First Impressions – Vector #265
Satan Burger, Razor Wire Pubic Hair, The Menstruating Mall, Ape Shit, The Haunted Vagina, Sausagey Santa (“featuring Santa as a piratey mutant with a body made of sausages”), Adolf In Wonderland, Ultra Fuckers and The Faggiest Vampire: A Children’s Story are just some of the novels of Carlton Mellick III, one of the most prolific writer of bizarro fiction. Absurd, surreal, offensive and deliberately confrontational, those titles give you a pretty good idea of what this form of outsider literature is like. Whether you view them as being indicative of a gleeful gonzo anarchy or merely a juvenile sense of transgression is another question.
I started my induction into the world of bizarro with Rampaging Fuckers Of Everything On The Crazy Shitting Planet Of The Vomit Atmosphere! by Mykle Hansen. It is subtitled “three novels” but, at only 215 pages, these are novellas at best. The first of these is ‘Monster Cocks’, a sort-of-satire about the end of the world featuring Jack Stalker, your average American Everyman with a micropenis. Jack has a foolproof plan though: ask strangers on the internet for penis enlargement advice. After all, as Hansen puts it in typically deadpan style, “I’ve seen pictures of their dicks so I know I can trust them.” Initially, it seems he is right to trust them because soon he has the monster cock he’s always dreamed of. He names his new penis Lassie. Unfortunately, Lassie gets out of control:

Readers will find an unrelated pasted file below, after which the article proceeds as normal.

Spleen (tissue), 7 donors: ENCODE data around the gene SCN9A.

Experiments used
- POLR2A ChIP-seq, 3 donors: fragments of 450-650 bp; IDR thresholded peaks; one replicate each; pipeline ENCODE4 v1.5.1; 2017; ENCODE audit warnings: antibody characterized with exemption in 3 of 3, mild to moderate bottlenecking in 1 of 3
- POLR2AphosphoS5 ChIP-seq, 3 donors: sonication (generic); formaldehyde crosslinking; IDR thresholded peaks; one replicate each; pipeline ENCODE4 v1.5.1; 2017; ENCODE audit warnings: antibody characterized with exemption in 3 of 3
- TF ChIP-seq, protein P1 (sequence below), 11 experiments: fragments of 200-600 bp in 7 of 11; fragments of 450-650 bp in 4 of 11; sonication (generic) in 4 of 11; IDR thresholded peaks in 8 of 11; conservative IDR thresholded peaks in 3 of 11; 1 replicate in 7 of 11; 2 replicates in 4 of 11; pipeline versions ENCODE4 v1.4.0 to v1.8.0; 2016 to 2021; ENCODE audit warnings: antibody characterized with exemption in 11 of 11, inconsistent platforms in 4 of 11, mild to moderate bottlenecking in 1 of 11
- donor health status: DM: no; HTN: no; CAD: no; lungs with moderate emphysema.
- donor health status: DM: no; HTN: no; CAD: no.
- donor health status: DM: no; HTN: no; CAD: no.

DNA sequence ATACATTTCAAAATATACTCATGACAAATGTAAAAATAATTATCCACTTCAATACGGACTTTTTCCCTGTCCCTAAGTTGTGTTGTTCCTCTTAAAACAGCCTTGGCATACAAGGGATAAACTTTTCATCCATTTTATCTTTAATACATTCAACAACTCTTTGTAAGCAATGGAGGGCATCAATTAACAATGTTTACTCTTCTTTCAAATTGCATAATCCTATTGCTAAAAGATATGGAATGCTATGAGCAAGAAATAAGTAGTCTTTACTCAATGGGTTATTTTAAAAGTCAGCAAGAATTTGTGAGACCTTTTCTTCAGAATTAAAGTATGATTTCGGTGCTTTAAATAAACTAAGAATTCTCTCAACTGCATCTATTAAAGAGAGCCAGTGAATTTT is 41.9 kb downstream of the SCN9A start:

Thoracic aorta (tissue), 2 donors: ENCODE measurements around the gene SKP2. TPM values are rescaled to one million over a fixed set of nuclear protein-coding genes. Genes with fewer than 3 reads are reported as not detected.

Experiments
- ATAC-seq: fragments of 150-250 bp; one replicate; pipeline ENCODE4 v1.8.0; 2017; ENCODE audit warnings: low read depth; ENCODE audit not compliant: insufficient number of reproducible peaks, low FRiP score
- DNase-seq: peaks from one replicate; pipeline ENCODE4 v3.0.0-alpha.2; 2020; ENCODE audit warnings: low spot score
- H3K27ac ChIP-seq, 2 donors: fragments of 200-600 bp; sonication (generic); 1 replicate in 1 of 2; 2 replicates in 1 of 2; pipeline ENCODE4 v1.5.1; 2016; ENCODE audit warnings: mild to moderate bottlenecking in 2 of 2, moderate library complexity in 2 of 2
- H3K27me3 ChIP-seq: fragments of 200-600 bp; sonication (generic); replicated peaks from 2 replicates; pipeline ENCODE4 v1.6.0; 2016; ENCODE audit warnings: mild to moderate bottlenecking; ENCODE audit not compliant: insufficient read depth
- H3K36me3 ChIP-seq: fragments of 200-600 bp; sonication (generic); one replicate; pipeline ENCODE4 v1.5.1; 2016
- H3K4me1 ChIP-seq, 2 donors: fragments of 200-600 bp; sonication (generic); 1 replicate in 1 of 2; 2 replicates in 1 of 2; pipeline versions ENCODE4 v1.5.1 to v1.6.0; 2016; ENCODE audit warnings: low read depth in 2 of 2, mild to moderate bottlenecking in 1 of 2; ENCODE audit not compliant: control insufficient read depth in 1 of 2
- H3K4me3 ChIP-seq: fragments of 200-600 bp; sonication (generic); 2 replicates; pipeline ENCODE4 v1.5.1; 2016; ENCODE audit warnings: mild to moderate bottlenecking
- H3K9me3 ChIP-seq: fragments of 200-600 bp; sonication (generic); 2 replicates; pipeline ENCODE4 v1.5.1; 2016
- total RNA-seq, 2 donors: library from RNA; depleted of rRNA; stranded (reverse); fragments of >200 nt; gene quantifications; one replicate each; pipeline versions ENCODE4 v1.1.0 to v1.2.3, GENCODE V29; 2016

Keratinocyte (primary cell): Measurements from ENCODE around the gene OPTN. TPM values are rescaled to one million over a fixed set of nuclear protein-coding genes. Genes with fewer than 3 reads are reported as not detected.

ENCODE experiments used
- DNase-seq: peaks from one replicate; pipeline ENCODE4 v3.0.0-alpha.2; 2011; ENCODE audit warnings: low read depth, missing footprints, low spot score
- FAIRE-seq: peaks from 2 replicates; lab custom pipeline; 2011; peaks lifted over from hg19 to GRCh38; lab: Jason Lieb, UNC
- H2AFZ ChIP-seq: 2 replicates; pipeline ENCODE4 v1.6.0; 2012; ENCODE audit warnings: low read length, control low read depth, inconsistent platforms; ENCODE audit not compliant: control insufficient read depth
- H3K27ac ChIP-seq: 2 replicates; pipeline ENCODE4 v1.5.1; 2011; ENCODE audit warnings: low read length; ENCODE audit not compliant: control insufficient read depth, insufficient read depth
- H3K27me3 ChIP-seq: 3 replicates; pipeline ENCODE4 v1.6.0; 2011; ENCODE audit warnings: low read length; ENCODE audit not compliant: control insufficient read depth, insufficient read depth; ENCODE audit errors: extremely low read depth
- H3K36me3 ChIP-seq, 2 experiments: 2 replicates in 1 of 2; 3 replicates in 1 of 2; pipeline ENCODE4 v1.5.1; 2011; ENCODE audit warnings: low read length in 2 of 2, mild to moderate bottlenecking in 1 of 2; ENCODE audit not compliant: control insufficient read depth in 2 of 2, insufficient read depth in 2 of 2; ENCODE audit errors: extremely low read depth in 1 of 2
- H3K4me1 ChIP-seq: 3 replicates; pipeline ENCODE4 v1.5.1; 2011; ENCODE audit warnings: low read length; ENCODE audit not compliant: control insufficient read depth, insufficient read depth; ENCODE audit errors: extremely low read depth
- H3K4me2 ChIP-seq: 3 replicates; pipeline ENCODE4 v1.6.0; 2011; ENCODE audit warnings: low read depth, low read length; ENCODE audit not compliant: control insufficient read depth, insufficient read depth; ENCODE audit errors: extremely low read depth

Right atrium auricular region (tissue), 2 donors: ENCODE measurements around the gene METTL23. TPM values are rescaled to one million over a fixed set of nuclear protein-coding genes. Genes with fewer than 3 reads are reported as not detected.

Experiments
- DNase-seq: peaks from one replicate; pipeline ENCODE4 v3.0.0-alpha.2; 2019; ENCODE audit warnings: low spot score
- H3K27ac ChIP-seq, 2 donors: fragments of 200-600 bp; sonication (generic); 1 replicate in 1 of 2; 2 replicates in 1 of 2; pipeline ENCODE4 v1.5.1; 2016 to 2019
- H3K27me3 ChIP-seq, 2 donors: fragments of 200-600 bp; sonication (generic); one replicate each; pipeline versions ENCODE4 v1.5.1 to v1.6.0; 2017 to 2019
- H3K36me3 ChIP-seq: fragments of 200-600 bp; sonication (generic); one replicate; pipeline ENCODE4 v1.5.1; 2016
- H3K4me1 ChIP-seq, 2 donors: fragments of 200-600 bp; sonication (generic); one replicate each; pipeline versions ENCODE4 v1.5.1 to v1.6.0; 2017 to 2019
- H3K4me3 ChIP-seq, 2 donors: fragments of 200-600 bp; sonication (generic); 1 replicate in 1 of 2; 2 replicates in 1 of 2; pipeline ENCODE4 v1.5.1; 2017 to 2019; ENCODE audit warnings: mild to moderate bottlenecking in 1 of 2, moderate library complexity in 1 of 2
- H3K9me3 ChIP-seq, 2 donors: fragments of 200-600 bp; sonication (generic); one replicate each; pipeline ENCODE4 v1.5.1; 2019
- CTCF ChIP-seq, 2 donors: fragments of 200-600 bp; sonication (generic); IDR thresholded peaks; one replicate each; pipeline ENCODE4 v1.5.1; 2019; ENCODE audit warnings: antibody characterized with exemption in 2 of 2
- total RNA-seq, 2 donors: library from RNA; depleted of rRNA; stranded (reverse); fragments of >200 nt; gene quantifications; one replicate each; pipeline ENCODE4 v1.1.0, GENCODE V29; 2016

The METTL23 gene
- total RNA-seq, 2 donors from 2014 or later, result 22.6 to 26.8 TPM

“That really excellent and pressing question – what to do, exactly, with my seven-foot-long bloodthirsty pet anaconda cock-monster, who had ripped free of my crotch and ate the policeman who thinks I murdered the abusive boyfriend of Angela Fine”